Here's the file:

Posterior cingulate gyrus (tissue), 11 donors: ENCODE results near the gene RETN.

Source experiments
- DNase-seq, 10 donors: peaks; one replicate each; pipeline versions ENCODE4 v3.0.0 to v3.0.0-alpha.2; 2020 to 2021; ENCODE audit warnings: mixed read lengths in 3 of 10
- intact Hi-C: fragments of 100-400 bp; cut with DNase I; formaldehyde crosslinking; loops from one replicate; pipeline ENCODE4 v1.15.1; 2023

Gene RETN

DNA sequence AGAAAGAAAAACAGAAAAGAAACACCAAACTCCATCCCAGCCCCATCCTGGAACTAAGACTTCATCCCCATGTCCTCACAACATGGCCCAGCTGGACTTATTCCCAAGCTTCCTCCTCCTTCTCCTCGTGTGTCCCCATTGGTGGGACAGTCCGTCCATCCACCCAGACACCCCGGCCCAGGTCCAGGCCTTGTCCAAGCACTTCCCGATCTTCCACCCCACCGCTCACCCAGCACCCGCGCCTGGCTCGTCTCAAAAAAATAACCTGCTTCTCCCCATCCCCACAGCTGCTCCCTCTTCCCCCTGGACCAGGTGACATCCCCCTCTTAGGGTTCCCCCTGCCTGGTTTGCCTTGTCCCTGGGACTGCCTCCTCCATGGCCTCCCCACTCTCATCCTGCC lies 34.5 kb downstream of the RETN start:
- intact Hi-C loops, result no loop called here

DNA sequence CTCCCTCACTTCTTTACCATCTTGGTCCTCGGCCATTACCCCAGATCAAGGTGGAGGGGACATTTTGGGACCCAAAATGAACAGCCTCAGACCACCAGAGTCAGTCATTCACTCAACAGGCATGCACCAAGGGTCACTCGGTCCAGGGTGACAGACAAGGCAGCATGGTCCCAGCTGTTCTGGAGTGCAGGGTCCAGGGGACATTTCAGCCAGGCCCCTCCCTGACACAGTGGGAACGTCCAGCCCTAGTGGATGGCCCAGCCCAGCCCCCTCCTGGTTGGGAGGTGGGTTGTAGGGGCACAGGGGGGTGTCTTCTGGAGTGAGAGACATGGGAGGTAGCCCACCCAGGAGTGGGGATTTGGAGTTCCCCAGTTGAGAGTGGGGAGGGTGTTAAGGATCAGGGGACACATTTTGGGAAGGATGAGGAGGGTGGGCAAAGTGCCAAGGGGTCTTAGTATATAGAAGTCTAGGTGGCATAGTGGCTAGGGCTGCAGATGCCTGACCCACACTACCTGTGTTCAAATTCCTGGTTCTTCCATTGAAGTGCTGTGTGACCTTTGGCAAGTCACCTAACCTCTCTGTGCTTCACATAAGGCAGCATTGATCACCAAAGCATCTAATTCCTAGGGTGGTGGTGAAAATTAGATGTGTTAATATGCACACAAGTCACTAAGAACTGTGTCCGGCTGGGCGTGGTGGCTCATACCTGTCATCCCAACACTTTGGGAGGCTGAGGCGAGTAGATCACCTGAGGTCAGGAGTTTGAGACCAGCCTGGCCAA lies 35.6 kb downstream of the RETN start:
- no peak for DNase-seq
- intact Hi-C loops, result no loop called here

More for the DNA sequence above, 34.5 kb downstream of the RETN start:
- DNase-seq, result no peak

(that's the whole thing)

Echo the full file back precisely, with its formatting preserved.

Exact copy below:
Posterior cingulate gyrus (tissue), 11 donors: ENCODE results near the gene RETN.

Source experiments
- DNase-seq, 10 donors: peaks; one replicate each; pipeline versions ENCODE4 v3.0.0 to v3.0.0-alpha.2; 2020 to 2021; ENCODE audit warnings: mixed read lengths in 3 of 10
- intact Hi-C: fragments of 100-400 bp; cut with DNase I; formaldehyde crosslinking; loops from one replicate; pipeline ENCODE4 v1.15.1; 2023

Gene RETN

DNA sequence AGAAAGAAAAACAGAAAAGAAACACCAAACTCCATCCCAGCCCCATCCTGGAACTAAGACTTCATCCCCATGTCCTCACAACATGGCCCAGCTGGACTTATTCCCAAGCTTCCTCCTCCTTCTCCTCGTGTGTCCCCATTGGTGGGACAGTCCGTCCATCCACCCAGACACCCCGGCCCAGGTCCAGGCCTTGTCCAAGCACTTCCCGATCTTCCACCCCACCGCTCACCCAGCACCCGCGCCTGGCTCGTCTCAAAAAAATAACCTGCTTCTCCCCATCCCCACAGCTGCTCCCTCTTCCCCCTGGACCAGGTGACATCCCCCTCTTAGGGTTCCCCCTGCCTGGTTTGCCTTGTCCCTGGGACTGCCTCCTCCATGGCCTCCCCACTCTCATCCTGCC lies 34.5 kb downstream of the RETN start:
- intact Hi-C loops, result no loop called here

DNA sequence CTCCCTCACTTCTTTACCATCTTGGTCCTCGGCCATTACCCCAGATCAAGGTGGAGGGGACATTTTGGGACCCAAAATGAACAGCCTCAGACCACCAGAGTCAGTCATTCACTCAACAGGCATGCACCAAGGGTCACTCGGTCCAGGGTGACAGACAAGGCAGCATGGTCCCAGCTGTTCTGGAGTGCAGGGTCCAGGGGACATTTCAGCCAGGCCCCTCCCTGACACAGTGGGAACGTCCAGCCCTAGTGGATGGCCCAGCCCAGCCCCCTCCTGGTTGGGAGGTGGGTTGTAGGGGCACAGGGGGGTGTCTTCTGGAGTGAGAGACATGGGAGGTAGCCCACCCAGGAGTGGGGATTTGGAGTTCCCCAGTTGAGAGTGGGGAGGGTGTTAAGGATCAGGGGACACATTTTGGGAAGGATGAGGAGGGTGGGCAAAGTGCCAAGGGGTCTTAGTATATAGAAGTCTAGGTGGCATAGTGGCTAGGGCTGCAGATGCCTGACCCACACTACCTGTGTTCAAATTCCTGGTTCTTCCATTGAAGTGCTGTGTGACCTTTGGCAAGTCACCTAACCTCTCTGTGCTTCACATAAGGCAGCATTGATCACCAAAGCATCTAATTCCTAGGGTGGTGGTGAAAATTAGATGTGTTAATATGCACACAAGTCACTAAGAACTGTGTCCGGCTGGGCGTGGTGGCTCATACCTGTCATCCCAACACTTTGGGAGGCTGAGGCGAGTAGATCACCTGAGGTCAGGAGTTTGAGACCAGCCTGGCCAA lies 35.6 kb downstream of the RETN start:
- no peak for DNase-seq
- intact Hi-C loops, result no loop called here

More for the DNA sequence above, 34.5 kb downstream of the RETN start:
- DNase-seq, result no peak